By Julie Morse
In October of 1987, Ray Fletcher visits his wife Renee Candelaria in a dream to forewarn her of their daughter’s doomed marriage. A silent woman since losing Ray to lung cancer in 1964, Renee places her faith in the church – no longer welcoming her husband’s nightly visitations. Renee tells Ray to leave – at which point Ray waits on the porch of their home in rural Albuquerque, hoping to be let in again.
Out of Renee’s five children, Harrison Candelaria Fletcher is the only one who chases the memory of his father. Descanso for My Father is a stream of narrative sketches – a non-fiction compilation of essays in which Fletcher – author and son – attempts to remember his father despite not ever knowing him. Before writing Descanso for My Father, Fletcher’s knowledge of Ray was limited only to “seven stories,” disclosed by Renee “again and again with folded hands and a breathy voice until her words became my own and my father became a myth.”
The memoir is a projector, each essay a slide illuminating the history of his mother, father, his children and marriage to his college girlfriend. Some memories are grainy, like the stories passed down from his mother’s childhood. Others – the account of his father’s life – act like kaleidoscopic obituaries. His own life is written with deliberate emotion, infected with the fear of his future.
Fletcher’s essays are dual in nature; at times they read as experimental exposés, and at other times biographical discourses. The essay “White” is a series of brief memories deconstructing Fletcher’s internal conflict with race. Fletcher responds to his own heritage by coloring his memories with ‘white’ words such as ‘cotton’ and ‘flour’, polarizing the Hispanic and Northern European lineage of Renee and Ray, respectively. In “Aspirin,” he depicts his fourteen-year-old self suffering through an allergic reaction to the sun, desperately hoping for a tan. Fletcher longs to identify with the culture he was reared on instead of the skin color he inherited. Other essays have a more concise and narrative format. In “Windows,” Renee paints a mural on the windows of their home to prevent the wandering eyes of neighbors. The essay fiercely depicts Fletcher’s adolescence as an emblem of his mother’s grave eccentricity.
In “Man in a Box”, Fletcher travels to his father’s hometown of Des Moines, Iowa, where he finds his father’s high school yearbook in a local library. The discovery leads him to the cemetery where his aunt, grandfather and grandmother are buried. Fletcher believes that hard facts, photos and stories will eventually serve as a set of replacement memories – yet when he leaves Des Moines, he is both dissatisfied and betrayed by his family’s meager trail of clues.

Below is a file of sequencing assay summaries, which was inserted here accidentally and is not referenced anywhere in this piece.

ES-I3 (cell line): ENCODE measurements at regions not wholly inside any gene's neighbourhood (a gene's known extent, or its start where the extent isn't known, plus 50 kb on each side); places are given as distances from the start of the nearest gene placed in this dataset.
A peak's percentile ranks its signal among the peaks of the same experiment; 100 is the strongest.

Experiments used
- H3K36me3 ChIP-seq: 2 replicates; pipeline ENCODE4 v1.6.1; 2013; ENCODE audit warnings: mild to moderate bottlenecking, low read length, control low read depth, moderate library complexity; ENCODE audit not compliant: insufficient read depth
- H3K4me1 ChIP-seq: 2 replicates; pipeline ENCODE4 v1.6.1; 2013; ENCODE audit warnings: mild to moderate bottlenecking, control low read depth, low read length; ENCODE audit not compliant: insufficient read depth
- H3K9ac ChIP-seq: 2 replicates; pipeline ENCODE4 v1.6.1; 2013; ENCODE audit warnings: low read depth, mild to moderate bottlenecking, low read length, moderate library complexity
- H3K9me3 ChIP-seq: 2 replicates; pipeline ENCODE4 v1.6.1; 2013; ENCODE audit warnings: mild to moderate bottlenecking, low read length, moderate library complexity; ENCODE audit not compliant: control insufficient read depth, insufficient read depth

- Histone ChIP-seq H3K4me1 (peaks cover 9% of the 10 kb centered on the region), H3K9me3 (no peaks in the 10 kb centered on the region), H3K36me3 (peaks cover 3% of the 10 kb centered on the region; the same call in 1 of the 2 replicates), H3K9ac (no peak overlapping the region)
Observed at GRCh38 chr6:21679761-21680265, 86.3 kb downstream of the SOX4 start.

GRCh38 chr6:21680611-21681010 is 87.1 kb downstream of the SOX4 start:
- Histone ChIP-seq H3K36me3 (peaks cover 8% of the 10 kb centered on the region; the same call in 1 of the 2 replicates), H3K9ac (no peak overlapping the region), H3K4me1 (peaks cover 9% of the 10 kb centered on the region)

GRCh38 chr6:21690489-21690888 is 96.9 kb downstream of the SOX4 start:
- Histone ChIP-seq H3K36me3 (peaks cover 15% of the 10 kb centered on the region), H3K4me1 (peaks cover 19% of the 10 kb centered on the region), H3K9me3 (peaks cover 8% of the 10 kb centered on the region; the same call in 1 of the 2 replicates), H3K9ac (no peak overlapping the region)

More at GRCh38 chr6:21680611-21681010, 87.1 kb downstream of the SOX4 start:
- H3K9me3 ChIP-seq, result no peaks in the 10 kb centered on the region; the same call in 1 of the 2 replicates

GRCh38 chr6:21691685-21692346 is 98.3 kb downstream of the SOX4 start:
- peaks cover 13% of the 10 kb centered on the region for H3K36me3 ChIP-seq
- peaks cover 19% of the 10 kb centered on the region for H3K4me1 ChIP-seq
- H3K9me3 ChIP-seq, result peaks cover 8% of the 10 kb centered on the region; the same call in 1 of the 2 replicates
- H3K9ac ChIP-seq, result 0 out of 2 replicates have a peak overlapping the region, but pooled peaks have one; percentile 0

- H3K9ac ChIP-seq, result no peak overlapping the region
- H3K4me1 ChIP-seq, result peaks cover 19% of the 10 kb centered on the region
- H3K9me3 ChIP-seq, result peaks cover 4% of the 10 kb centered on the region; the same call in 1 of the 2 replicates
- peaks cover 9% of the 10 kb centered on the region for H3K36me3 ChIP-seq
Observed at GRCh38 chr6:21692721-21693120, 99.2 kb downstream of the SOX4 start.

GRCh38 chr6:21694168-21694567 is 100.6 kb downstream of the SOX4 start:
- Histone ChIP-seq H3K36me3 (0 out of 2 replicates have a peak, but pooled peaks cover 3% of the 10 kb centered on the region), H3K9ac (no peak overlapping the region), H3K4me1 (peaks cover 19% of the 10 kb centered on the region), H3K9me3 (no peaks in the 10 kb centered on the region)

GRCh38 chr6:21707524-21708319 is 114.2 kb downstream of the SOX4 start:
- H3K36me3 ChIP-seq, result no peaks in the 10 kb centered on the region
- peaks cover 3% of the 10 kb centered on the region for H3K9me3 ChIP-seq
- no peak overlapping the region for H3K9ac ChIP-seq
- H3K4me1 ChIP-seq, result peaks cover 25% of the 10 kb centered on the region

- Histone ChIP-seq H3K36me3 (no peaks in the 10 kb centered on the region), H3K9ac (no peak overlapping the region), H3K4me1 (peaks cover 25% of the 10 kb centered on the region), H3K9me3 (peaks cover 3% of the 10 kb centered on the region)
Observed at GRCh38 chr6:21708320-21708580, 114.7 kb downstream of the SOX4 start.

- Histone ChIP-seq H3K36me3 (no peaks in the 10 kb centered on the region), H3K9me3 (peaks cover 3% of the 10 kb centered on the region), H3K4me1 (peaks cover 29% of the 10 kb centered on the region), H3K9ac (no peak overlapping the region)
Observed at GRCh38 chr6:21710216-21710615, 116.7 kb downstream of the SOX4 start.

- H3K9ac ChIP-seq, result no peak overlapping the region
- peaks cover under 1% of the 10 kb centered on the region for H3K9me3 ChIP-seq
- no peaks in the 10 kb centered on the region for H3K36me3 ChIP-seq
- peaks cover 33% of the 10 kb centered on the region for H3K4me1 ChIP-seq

Before leaving Iowa, Fletcher visits the county archives and learns that his father was an alcoholic with an abusive nature toward his first wife, Eleanor Peterson. Out of his finding manifests a virulent yet daunted man. He calls off the search, knowing that despite the absence of his father “he was just a man, haunted by his own ghosts on a journey to find peace. The shadow I have felt so strongly to be my own.”
Descanso is a dream diary. The writing is aqueous. As memories and events meld into each other the book evolves into a monologue, a script for a one-man show. The memoir is not only Fletcher’s way of compiling his father, but a collage of his own life. If Fletcher intends the book to be an heir loom, a way for his children to remember him the way he wishes he could remember his father, he must draw the curtain on the questions about Ray’s life that have gone unanswered for so long.
The essays marinate well together but do not congeal. The sporadic nature of the memoir does not produce a fluid timeline and the quest for heritage is perhaps too personal. Details are often absent forcing the reader to make assumptions about his siblings and wife; characters who are only briefly explained despite their major roles. The lyrical tone overshadows the book and gives us little space to relate with what could potentially become a descanso of our own.
Fletcher defines the word descanso to mean “manifestation of unexpressed grief”. Family history can be menacing but it does not dictate the future. A comfortable memoir for anyone estranged, Fletcher reminds us that the lives of our parents are rarely maps to our own.
Julie Morse is an avid reader and writer. She can be found at juliemmorse.com